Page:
The reverberations of defeat

Labour and UKIP continue to tear strips off themselves...

The Government has now settled down following its shock victory at the last election, but the reverberations of their defeat continue through the opposition parties.  Contenders for the Labour leadership fall over each other to say what went wrong with Ed Miliband’s premiership, and how they’d put it right.  This is all the more difficult a position to put forward convincingly, since battle appears to be opening up between two old hands who worked alongside Miliband throughout his leadership. Andy Burnham, tacking slightly left, and Yvette Cooper, not yet sure what she stands for, are moving ahead in nominations.  Whilst both are well known and a safe pair of hands, as senior Ministers under Gordon Brown, they will inevitably face the melodrama of ‘did Labour spend too much’ as soon as they are elected.  How they handle that question in the months to come could set the context for the next five years of attacks on Labour by the Conservatives, and shape whether they stand a chance of winning in 2020.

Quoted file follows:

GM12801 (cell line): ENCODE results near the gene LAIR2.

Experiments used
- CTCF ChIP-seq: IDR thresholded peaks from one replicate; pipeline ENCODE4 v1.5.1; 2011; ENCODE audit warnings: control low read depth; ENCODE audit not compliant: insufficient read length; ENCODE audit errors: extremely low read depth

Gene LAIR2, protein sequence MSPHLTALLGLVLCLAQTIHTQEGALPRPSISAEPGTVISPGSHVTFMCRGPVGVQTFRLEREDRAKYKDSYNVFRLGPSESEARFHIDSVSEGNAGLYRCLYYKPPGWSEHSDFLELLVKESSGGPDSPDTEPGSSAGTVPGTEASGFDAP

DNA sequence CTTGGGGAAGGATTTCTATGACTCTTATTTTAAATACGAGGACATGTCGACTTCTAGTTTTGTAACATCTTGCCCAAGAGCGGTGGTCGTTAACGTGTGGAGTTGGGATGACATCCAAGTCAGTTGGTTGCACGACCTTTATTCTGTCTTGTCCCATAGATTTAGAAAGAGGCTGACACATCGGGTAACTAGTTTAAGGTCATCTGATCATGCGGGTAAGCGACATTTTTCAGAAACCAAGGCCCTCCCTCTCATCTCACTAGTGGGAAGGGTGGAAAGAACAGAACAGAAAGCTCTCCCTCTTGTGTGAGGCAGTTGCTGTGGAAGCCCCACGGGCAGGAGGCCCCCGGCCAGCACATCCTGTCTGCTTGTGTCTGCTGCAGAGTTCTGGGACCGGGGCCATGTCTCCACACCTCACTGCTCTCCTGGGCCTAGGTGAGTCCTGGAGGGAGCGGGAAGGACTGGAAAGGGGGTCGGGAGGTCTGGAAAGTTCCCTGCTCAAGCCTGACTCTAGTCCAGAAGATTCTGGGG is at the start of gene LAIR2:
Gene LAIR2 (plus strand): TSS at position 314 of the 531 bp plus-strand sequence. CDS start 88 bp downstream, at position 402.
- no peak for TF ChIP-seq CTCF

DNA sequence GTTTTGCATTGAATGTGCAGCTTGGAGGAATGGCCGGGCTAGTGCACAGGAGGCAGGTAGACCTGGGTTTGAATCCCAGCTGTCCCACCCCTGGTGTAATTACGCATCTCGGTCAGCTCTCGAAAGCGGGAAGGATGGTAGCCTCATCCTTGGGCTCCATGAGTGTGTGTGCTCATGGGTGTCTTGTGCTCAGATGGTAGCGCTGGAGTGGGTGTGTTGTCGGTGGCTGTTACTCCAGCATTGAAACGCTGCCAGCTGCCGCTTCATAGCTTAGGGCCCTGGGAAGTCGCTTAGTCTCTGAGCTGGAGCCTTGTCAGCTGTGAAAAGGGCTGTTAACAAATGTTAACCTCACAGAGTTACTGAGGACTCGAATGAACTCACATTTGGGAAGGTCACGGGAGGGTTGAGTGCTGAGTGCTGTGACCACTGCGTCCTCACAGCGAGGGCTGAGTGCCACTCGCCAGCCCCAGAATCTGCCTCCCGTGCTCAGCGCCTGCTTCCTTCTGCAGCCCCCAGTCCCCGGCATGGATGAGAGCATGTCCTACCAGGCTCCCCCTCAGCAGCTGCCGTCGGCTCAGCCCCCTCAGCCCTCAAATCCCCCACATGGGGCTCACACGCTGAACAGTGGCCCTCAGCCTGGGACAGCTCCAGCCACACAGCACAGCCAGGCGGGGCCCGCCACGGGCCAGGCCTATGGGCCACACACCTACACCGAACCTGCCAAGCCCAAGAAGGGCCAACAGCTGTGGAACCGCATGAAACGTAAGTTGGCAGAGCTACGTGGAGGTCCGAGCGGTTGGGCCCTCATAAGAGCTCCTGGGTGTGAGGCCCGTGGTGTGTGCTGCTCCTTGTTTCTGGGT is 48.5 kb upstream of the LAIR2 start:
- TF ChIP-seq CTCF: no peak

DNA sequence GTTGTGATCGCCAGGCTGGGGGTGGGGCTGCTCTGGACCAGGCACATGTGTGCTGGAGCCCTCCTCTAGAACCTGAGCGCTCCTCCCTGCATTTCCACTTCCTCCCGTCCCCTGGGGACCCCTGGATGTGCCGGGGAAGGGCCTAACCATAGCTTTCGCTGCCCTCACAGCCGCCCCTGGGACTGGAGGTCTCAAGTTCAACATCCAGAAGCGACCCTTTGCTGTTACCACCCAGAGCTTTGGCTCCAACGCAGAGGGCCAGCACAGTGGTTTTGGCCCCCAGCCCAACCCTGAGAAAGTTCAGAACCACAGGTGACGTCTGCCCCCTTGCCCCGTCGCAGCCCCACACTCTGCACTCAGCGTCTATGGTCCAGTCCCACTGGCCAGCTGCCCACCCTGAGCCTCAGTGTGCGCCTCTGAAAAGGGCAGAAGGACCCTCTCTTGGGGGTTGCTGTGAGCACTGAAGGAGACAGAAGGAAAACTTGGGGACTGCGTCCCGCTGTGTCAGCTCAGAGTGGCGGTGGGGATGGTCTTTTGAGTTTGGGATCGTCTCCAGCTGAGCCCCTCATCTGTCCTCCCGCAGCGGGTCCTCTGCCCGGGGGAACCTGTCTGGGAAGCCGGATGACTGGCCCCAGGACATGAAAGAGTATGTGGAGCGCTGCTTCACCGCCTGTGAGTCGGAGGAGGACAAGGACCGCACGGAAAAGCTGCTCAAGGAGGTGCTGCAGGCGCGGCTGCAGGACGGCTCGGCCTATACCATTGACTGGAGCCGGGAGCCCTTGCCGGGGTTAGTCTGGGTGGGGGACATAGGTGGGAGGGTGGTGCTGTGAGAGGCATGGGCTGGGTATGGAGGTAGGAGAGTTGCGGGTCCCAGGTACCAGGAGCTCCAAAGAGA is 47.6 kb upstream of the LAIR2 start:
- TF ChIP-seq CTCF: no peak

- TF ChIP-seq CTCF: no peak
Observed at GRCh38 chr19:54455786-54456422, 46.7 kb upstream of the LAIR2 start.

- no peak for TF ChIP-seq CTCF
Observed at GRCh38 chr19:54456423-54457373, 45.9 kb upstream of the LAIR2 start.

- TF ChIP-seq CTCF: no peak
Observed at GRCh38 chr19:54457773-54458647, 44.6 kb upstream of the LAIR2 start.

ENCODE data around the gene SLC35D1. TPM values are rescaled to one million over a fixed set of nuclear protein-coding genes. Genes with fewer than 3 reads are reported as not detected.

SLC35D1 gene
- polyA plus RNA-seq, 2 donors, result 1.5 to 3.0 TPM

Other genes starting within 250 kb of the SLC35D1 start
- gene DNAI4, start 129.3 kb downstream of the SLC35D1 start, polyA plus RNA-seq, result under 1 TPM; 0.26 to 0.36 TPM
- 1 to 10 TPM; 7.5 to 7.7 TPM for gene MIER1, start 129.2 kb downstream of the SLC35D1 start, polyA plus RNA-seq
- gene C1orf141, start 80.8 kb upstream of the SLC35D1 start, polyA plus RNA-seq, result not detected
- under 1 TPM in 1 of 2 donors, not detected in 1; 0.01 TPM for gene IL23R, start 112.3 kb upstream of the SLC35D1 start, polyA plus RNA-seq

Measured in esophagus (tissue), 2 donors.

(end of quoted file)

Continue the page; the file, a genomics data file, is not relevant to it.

Despite being only a minor parliamentary force, UKIP’s recriminations are hitting the headlines, with the fallout from Nigel Farage’s ‘unresignation’ (hashtag) still being felt.  Last night their economics spokesman resigned from that position having called Farage ‘snarling and thin skinned’, and their head of policy Suzanne Evans will be replaced.  If UKIP have the same internal tensions as other parties with only one MP, it’s not clear how their fratricide would manifest itself if they were a bigger force.  Meanwhile spare a thought for the Liberal Democrats, who have suffered defeat largely in silence.  So much so that when it came to the debate around the election of the Speaker on Monday, John Bercow forgot to call them and so Alistair Carmichael was forced to speak last.  Politics can be a cruel sport.

Julian

Hill & Knowlton Strategies Search